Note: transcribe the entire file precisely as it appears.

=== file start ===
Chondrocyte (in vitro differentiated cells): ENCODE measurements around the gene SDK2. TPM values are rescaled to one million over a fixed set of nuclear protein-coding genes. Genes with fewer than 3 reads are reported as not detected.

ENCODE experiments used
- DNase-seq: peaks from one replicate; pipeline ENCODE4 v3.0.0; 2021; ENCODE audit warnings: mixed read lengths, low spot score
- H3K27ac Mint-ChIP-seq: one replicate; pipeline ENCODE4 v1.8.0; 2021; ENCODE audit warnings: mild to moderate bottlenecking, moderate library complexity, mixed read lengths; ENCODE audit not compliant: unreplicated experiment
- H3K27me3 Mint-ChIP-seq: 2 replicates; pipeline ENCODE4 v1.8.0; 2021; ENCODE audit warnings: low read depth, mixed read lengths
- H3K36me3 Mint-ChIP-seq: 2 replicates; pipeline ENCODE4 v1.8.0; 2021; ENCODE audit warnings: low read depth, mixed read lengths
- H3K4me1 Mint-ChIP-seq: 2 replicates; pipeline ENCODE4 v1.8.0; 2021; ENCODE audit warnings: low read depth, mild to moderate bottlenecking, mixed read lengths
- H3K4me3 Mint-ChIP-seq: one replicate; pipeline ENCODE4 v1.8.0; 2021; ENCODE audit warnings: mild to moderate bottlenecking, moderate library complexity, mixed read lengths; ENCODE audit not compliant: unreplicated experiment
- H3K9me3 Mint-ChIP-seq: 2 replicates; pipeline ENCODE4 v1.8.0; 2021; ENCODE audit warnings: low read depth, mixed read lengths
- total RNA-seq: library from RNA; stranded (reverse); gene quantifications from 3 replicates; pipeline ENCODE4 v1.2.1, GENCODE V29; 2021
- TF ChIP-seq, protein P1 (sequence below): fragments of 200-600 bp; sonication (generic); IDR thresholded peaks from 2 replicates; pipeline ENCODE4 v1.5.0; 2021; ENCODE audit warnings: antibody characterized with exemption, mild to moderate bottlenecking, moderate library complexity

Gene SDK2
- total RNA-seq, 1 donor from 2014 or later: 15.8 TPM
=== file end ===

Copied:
Chondrocyte (in vitro differentiated cells): ENCODE measurements around the gene SDK2. TPM values are rescaled to one million over a fixed set of nuclear protein-coding genes. Genes with fewer than 3 reads are reported as not detected.

ENCODE experiments used
- DNase-seq: peaks from one replicate; pipeline ENCODE4 v3.0.0; 2021; ENCODE audit warnings: mixed read lengths, low spot score
- H3K27ac Mint-ChIP-seq: one replicate; pipeline ENCODE4 v1.8.0; 2021; ENCODE audit warnings: mild to moderate bottlenecking, moderate library complexity, mixed read lengths; ENCODE audit not compliant: unreplicated experiment
- H3K27me3 Mint-ChIP-seq: 2 replicates; pipeline ENCODE4 v1.8.0; 2021; ENCODE audit warnings: low read depth, mixed read lengths
- H3K36me3 Mint-ChIP-seq: 2 replicates; pipeline ENCODE4 v1.8.0; 2021; ENCODE audit warnings: low read depth, mixed read lengths
- H3K4me1 Mint-ChIP-seq: 2 replicates; pipeline ENCODE4 v1.8.0; 2021; ENCODE audit warnings: low read depth, mild to moderate bottlenecking, mixed read lengths
- H3K4me3 Mint-ChIP-seq: one replicate; pipeline ENCODE4 v1.8.0; 2021; ENCODE audit warnings: mild to moderate bottlenecking, moderate library complexity, mixed read lengths; ENCODE audit not compliant: unreplicated experiment
- H3K9me3 Mint-ChIP-seq: 2 replicates; pipeline ENCODE4 v1.8.0; 2021; ENCODE audit warnings: low read depth, mixed read lengths
- total RNA-seq: library from RNA; stranded (reverse); gene quantifications from 3 replicates; pipeline ENCODE4 v1.2.1, GENCODE V29; 2021
- TF ChIP-seq, protein P1 (sequence below): fragments of 200-600 bp; sonication (generic); IDR thresholded peaks from 2 replicates; pipeline ENCODE4 v1.5.0; 2021; ENCODE audit warnings: antibody characterized with exemption, mild to moderate bottlenecking, moderate library complexity

Gene SDK2
- total RNA-seq, 1 donor from 2014 or later: 15.8 TPM